Global Investment Forum: Tailwinds behind EM renewables

The case for renewables as a steady source of yields in frontier markets remains subject to regulatory maturity, independence and stability, investors say.

Renewable energy sources are bound to play an increasing role in emerging markets’ power generation mixes, panelists argued at Infrastructure Investor’ Global Investment Forum in Hong Kong last week.

Jonathan Addison, investment adviser to the Sydney-headquartered Meat Industry Employees’ Superannuation Fund, observed that renewables weren’t as high on frontier markets’ agenda as other big infrastructure needs such as conventional power, water and food transport.
“The government needs to do whatever it takes to get those going – just to get power would be good,” he said.

Lubomir Varbanov, chief investment officer and head global equity at the International Finance Corporation (IFC), disagreed somewhat, arguing that a number of emerging nations already offered opportunities for solar investment. Yet he noted that “scale isn’t what most big investors may be looking for” in frontier markets, with some of the installations IFC targets providing no more than the power consumed annually by a small household.

“Renewables also includes hydro and we have seen the largest hydro projects in Brazil and Nepal”, he added. “Indonesia too offers opportunities now that it has been rerated so we are comfortable taking that risk.”

Jonathan Addison said that big hydro power generators could quite easily be connected to the grid, with some of the electricity exported to nearby countries. By contrast, he noted that solar was a “smaller scale like village and household-type of energy source and isn’t the sort of energy that can go into grid in a big way”. But as prices of panels and other inputs came down, he said, this could potentially change.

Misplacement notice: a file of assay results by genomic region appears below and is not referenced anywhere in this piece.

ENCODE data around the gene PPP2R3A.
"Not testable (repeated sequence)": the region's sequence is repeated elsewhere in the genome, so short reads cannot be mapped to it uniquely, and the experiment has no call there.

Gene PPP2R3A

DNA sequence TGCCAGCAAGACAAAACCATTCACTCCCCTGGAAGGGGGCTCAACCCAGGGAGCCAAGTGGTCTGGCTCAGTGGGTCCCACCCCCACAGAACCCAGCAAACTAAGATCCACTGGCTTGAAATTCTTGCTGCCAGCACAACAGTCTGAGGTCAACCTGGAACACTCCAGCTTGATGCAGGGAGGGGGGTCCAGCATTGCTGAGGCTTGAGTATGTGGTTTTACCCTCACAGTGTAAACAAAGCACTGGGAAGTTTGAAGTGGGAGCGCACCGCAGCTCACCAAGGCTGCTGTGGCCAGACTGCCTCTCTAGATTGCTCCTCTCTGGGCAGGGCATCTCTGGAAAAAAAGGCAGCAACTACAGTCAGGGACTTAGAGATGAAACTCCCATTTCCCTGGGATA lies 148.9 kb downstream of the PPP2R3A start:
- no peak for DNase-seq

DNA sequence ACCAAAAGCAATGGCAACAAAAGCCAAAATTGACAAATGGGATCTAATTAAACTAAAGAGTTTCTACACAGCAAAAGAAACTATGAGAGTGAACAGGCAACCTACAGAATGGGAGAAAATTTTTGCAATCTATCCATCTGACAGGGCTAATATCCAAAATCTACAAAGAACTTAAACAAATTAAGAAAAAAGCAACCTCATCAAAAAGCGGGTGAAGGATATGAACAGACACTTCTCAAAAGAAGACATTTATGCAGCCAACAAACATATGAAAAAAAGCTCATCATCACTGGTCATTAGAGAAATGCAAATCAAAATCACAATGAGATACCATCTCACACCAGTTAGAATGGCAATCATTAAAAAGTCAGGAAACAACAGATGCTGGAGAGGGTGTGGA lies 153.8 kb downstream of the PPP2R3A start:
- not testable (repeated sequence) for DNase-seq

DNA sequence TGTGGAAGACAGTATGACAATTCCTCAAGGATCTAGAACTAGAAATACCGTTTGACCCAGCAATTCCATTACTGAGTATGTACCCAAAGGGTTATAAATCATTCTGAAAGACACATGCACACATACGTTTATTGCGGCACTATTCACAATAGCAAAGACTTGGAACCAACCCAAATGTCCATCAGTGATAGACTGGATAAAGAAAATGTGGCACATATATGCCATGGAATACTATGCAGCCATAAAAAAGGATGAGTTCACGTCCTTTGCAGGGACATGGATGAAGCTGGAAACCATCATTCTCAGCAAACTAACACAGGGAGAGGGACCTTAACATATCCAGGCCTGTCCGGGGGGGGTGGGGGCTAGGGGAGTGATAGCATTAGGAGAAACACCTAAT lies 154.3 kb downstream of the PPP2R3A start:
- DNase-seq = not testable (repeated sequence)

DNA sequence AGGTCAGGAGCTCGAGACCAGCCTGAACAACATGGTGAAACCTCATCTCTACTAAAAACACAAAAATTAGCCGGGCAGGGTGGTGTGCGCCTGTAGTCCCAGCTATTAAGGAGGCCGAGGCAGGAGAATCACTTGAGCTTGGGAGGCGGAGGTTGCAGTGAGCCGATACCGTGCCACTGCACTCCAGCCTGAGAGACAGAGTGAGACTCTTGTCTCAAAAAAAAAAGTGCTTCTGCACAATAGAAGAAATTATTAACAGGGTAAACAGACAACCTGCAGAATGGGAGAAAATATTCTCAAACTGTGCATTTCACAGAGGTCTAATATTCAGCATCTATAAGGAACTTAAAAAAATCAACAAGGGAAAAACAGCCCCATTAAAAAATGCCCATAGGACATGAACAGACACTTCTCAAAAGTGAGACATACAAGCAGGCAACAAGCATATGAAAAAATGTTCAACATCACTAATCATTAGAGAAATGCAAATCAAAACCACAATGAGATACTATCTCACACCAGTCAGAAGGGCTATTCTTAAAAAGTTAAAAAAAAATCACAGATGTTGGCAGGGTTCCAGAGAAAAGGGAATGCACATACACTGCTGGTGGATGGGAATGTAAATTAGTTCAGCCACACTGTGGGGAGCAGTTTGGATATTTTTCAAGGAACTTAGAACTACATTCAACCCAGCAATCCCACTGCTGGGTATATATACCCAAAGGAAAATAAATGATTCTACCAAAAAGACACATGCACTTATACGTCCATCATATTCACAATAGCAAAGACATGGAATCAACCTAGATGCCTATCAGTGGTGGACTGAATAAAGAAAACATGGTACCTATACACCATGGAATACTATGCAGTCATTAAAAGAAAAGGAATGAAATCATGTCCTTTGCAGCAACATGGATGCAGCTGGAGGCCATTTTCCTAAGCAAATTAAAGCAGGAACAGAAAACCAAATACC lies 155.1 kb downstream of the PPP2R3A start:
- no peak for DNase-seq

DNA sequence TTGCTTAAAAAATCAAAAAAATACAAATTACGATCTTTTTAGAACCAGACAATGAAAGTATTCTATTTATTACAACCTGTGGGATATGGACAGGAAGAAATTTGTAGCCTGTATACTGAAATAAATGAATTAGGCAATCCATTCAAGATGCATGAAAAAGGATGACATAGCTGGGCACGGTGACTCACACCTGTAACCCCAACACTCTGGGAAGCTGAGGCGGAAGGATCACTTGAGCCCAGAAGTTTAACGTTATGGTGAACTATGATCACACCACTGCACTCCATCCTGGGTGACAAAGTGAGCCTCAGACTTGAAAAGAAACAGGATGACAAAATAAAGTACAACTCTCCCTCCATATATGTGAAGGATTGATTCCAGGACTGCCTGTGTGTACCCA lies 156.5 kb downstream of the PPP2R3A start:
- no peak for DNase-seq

Raj Thammineni, a managing director for global real assets at JP Morgan Asset Management, confirmed that cheaper inputs made renewables increasingly attractive. He cited the example of solar plants currently being developed in the Mandalay region in Myanmar, which have a combined capacity of 300 megawatts and involve the New-York-based firm ACO Investment Group.

Varbanov explained that in China “we talk about demand for better air water and soil and that’s alongside expectation of growth in economy.”

Solar power in China had encountered two constraints other than cost, he said: curtailment and lack of regulatory certainty.

“Authorities are taking steps to address this but there are good examples of regular intervention that’s had a big impact on increased infrastructure investment. There is a lot of interest in natural gas for power generation and its opportunities in the short term but the regulatory regime is nascent. We are already considering downstream gas plays in china, for instance, but how long can it continue knowing there is no regulatory regime in place?”

Varbanov underlined that IFC has just completed financing for a first solar plant in Chile and is looking at wind in India, where thermal costs are increasing. “There are still issues regarding distribution but wind can be done there.”

He stressed that Latin America’s success in attracting private investors to infrastructure was largely due to governments carrying through their regulatory efforts over decades, and said IFC expected to generate average gross dollar returns of 20-22 percent dollar on such investments.